Electronic Thesis and Dissertation Repository

Thesis Format

Integrated Article


Doctor of Philosophy




Parker, Simon C.

2nd Supervisor

Plummer, Lawrence A.



The recent rise in research related to entrepreneurial support (ES) initiatives can be attributed to two closely intertwined insights that have garnered increased attention in recent years. Firstly, there is an increased acknowledgment of the significant role played by entrepreneurship in job creation and economic growth, consequently bolstering the emphasis on supporting entrepreneurship. Secondly, this focus on the economic importance of new businesses is accompanied by a growing understanding of the inherent vulnerabilities faced by ventures that encounter substantial challenges in their initial development stages. Considering these insights, governmental bodies and policymakers are progressively shifting their focus towards ES initiatives to bolster support for entrepreneurs.

Despite this surge in ES research, the field's findings offer limited insights into effectively supporting entrepreneurs due to shortcomings in the application of robust theoretical frameworks, a narrow concentration on specific support types, and an insufficient exploration of how environmental factors influence the outcomes of entrepreneurial support. To address these knowledge gaps, we adopt the nascent theory of Organizational Sponsorship (OS) as the primary underpinning for our research investigations. These inquiries encompass the examination of the impacts of various support programs on new firm exits, the moderating effect of the local environment within this framework, and the consequences of diverse OS initiatives on the relationship between industry switching and new firm exits.

In Chapter 2, we introduce the concept of "cost reduction sponsorship" as a form of organizational support geared towards minimizing operational expenses for ventures. Our investigation delves into how various agglomeration and regional innovation factors moderate the relationship between cost reduction OS and new firm exits. Moving on to Chapter 3, we present the notion of "resource infusion OS" as a type of organizational sponsorship, involving the provision of external resources to create a resource-rich environment for venture support. We then examine how agglomeration and regional innovation factors influence this relationship. In Chapter 4, our research focuses on the interplay between industry switching and new firm exits. We delve into how industry switching impacts new firm exits contingent upon three OS initiatives: cost reduction OS through state taxes, resource infusion OS facilitated by government loans, and hybrid OS facilitated by accelerators.

Summary for Lay Audience

In recent times, there has been a growing interest in supporting entrepreneurs for two important reasons. First, the realization that entrepreneurship is vital for creating jobs and boosting the economy has led to increased support for entrepreneurs. Second, it has been learned that starting a new business can be really challenging, prompting policymakers to focus on programs that help new businesses. However, even with all this research and support, there is still no complete understanding of how to best help entrepreneurs succeed. This knowledge gap is due to a lack of strong theories, a predominant focus on specific types of support, and insufficient consideration of how the environment influences the support provided to new firms. To address these challenges, we are turning to the concept of "Organizational Sponsorship" as a foundation to study how various support programs impact new firm exits, the significance of the local environment, and the relationship between industry switching and the success of new businesses.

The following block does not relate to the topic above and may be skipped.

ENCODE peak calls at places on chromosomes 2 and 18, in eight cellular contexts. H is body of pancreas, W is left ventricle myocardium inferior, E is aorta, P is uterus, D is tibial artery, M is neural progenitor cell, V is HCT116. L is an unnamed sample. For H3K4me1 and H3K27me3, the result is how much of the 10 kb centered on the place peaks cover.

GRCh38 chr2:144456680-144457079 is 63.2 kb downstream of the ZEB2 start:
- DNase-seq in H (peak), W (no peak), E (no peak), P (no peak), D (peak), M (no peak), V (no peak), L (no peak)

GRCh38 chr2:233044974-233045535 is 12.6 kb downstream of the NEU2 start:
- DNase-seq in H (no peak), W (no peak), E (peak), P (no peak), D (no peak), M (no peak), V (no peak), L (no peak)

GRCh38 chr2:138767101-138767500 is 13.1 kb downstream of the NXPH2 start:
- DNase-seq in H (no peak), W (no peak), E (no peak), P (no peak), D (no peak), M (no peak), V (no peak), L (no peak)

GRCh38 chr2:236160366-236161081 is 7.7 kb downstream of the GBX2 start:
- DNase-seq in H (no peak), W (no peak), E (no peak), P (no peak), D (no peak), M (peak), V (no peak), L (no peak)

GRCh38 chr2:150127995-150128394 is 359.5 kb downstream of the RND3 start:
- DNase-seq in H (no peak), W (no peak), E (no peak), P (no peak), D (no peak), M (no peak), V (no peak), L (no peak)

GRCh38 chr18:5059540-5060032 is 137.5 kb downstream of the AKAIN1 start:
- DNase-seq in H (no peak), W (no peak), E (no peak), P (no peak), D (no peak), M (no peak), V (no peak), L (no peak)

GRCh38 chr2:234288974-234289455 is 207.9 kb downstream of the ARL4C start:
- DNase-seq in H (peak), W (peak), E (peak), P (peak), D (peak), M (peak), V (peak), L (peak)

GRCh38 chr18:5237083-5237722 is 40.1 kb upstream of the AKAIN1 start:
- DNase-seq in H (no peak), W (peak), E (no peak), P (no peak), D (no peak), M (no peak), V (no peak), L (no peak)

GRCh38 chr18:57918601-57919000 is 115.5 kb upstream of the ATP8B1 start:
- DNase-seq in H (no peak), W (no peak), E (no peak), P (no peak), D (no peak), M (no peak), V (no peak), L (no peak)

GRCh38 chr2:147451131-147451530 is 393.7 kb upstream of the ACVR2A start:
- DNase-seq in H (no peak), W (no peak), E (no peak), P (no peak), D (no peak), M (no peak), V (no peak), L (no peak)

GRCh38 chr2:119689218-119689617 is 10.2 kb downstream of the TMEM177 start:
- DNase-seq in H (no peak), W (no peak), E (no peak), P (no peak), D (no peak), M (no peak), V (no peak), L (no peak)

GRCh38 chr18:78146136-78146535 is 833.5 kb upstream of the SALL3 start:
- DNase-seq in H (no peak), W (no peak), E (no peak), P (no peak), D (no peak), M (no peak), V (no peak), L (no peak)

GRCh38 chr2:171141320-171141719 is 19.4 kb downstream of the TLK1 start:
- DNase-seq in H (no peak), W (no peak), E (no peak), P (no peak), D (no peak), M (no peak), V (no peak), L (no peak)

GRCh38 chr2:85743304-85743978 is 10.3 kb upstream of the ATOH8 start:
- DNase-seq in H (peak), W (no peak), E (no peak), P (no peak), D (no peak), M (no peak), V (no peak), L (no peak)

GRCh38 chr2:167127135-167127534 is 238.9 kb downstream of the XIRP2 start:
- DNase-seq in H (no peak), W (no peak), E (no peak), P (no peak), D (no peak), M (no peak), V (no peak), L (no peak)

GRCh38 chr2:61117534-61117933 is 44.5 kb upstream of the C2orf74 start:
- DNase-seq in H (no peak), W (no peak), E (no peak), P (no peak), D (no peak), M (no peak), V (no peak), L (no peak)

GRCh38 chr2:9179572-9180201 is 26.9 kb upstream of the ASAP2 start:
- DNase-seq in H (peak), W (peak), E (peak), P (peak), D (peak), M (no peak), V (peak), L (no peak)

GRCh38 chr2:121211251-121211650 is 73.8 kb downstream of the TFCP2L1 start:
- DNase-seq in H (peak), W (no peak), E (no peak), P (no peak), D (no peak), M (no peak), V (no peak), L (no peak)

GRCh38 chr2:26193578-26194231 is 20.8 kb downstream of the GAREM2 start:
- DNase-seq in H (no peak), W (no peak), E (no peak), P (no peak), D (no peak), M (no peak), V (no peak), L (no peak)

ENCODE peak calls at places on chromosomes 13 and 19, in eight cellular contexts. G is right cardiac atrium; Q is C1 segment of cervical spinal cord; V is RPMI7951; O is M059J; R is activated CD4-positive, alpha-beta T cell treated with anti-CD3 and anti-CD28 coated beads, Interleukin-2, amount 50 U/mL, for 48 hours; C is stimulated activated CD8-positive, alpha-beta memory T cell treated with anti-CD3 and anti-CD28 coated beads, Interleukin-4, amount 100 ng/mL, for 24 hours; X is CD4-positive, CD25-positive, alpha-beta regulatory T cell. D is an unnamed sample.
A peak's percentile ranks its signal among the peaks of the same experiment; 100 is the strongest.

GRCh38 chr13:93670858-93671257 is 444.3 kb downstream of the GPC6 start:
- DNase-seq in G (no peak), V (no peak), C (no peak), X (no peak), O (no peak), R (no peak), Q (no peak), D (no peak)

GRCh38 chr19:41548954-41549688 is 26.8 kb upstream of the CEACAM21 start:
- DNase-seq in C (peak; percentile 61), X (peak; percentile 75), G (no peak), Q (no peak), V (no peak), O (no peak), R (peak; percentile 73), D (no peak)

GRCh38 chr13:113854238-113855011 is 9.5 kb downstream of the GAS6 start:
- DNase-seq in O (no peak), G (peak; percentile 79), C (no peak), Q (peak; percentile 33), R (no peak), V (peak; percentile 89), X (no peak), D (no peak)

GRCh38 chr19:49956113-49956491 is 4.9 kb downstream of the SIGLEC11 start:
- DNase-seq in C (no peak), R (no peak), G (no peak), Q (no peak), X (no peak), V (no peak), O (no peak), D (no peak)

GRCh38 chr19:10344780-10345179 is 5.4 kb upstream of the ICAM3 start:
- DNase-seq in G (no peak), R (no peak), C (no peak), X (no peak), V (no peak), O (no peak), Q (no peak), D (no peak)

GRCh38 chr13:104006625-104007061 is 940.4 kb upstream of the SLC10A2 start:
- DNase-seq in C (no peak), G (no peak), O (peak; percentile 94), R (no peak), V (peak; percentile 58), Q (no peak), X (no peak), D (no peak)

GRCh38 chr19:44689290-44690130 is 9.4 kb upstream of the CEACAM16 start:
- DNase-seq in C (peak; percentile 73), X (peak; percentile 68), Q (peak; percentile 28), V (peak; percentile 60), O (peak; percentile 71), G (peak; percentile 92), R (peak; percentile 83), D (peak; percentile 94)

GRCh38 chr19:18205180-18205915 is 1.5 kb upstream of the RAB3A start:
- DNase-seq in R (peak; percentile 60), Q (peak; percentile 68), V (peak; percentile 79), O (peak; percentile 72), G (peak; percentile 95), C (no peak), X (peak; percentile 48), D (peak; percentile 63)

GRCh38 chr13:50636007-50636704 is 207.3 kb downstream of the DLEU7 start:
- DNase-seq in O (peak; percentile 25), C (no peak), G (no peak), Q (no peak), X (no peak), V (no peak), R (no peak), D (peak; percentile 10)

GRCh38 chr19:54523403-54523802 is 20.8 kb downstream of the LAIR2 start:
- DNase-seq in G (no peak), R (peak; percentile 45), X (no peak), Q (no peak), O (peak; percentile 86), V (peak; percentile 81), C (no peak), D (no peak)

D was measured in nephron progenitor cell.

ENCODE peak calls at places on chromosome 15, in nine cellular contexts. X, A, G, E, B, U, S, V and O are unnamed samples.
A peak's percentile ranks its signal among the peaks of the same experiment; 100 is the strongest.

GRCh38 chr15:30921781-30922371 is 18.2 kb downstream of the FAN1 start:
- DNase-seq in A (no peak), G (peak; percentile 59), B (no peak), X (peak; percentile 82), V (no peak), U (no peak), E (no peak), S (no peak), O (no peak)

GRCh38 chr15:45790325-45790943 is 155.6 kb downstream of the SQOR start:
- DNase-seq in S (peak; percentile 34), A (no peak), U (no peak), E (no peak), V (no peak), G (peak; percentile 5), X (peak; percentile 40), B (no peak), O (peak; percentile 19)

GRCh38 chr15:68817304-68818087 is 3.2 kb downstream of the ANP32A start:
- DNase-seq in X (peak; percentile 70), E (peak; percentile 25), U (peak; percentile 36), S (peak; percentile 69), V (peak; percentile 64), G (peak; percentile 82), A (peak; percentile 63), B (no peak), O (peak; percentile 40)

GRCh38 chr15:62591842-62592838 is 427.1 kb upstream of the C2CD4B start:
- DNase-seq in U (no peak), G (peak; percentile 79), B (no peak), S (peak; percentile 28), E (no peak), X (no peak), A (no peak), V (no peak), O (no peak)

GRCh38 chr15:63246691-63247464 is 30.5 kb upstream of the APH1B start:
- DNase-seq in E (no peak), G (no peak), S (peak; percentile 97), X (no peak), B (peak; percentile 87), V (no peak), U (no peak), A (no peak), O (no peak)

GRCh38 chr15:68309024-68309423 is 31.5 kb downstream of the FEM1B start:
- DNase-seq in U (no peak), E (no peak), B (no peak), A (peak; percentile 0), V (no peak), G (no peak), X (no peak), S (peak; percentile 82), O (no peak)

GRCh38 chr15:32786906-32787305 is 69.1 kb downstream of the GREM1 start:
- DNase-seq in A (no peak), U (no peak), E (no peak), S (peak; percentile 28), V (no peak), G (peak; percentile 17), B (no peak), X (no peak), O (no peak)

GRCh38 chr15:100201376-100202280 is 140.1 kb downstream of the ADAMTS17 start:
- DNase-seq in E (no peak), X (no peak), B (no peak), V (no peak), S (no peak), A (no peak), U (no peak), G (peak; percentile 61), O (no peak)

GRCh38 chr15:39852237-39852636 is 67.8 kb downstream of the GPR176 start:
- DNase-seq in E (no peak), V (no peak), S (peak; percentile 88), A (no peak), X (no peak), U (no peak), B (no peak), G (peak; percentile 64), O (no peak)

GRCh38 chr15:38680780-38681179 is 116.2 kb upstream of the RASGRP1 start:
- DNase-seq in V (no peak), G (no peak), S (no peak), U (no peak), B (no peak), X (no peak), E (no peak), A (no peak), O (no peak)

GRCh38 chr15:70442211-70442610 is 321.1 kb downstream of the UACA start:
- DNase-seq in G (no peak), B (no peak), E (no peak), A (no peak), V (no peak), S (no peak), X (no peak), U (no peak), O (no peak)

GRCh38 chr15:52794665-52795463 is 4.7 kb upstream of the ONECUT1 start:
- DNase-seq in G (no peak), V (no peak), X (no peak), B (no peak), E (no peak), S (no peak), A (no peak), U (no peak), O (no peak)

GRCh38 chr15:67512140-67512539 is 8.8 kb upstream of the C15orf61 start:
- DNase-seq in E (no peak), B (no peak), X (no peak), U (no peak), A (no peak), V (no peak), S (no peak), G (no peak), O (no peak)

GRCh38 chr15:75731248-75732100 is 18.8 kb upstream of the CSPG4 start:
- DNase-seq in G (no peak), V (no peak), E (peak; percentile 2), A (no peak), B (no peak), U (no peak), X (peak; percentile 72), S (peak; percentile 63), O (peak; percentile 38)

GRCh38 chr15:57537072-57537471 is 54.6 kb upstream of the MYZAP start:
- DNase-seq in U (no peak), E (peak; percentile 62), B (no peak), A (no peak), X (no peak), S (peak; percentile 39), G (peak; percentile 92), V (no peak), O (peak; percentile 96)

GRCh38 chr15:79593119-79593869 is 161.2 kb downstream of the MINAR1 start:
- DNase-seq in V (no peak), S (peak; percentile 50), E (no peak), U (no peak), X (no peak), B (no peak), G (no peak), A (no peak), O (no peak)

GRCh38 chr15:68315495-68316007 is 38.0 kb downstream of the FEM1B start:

In Chapter 2 of our research, we explore the concept of "cost reduction sponsorship," which involves initiatives aimed at lowering the costs of doing business to support the success of new firms. We utilize taxation as a measurement to assess this form of support and comprehend its impact on the success of new companies. We then investigated how this form of support is influenced by factors like competition, industrial diversity, and the availability of new knowledge in a region. Our findings show that taxation significantly impacts the success of new firms, and this relationship is further influenced by factors such as competition in the area, diversity of industries, and the presence of new knowledge in a region.

In Chapter 3, we introduce the idea of "resource infusion sponsorship," which involves providing external resources to help new firms thrive. We use government grants to measure this support and understand how it influences the success of new companies. We also studied how this form of support and its effect on new firm survival is influenced by competition, how many different types of businesses are in the area, and whether there is new knowledge available. Our research showed that how much competition there is and how much new knowledge is available in a region can affect how government grants impact the survival of new firms.

In Chapter 4, we explore how changing industries – a concept known as "industry switching" – impacts the success of new companies. We also investigated how different types of support for new firms, like reducing taxes, providing government loans, and accelerator programs in a region, affect the relationship between changing industries and the success of new firms. What we found is that businesses switching industries can significantly impact how successful they are. But these different support programs can also have a moderating effect, meaning they can help determine whether a new business succeeds or not. So, the type of support a business gets can make a big difference in its success when it changes industries.

Available for download on Friday, May 15, 2026